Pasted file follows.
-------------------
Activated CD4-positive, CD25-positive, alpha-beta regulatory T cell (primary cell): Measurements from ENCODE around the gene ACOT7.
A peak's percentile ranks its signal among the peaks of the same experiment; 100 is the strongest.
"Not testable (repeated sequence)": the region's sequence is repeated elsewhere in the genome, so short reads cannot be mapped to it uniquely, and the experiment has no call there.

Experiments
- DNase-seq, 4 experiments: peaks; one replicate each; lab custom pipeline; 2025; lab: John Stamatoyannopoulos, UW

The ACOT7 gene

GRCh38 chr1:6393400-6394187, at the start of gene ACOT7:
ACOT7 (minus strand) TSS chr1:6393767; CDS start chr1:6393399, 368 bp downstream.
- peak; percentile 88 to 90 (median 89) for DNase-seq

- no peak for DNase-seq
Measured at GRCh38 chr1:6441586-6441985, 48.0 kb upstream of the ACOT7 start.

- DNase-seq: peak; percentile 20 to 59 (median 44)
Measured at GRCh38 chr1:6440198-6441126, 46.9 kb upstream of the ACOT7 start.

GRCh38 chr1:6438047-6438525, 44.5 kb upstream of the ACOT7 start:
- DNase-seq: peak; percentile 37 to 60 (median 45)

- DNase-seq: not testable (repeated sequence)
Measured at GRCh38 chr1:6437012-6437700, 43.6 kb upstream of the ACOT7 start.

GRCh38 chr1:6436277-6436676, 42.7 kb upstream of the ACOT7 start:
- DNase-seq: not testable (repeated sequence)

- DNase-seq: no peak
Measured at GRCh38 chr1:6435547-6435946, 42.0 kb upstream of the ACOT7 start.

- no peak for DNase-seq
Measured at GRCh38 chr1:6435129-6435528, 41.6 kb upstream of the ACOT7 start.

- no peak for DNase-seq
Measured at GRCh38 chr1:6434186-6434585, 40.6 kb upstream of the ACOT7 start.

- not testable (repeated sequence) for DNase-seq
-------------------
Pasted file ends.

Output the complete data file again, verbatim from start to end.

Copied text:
Activated CD4-positive, CD25-positive, alpha-beta regulatory T cell (primary cell): Measurements from ENCODE around the gene ACOT7.
A peak's percentile ranks its signal among the peaks of the same experiment; 100 is the strongest.
"Not testable (repeated sequence)": the region's sequence is repeated elsewhere in the genome, so short reads cannot be mapped to it uniquely, and the experiment has no call there.

Experiments
- DNase-seq, 4 experiments: peaks; one replicate each; lab custom pipeline; 2025; lab: John Stamatoyannopoulos, UW

The ACOT7 gene

GRCh38 chr1:6393400-6394187, at the start of gene ACOT7:
ACOT7 (minus strand) TSS chr1:6393767; CDS start chr1:6393399, 368 bp downstream.
- peak; percentile 88 to 90 (median 89) for DNase-seq

- no peak for DNase-seq
Measured at GRCh38 chr1:6441586-6441985, 48.0 kb upstream of the ACOT7 start.

- DNase-seq: peak; percentile 20 to 59 (median 44)
Measured at GRCh38 chr1:6440198-6441126, 46.9 kb upstream of the ACOT7 start.

GRCh38 chr1:6438047-6438525, 44.5 kb upstream of the ACOT7 start:
- DNase-seq: peak; percentile 37 to 60 (median 45)

- DNase-seq: not testable (repeated sequence)
Measured at GRCh38 chr1:6437012-6437700, 43.6 kb upstream of the ACOT7 start.

GRCh38 chr1:6436277-6436676, 42.7 kb upstream of the ACOT7 start:
- DNase-seq: not testable (repeated sequence)

- DNase-seq: no peak
Measured at GRCh38 chr1:6435547-6435946, 42.0 kb upstream of the ACOT7 start.

- no peak for DNase-seq
Measured at GRCh38 chr1:6435129-6435528, 41.6 kb upstream of the ACOT7 start.

- no peak for DNase-seq
Measured at GRCh38 chr1:6434186-6434585, 40.6 kb upstream of the ACOT7 start.

- not testable (repeated sequence) for DNase-seq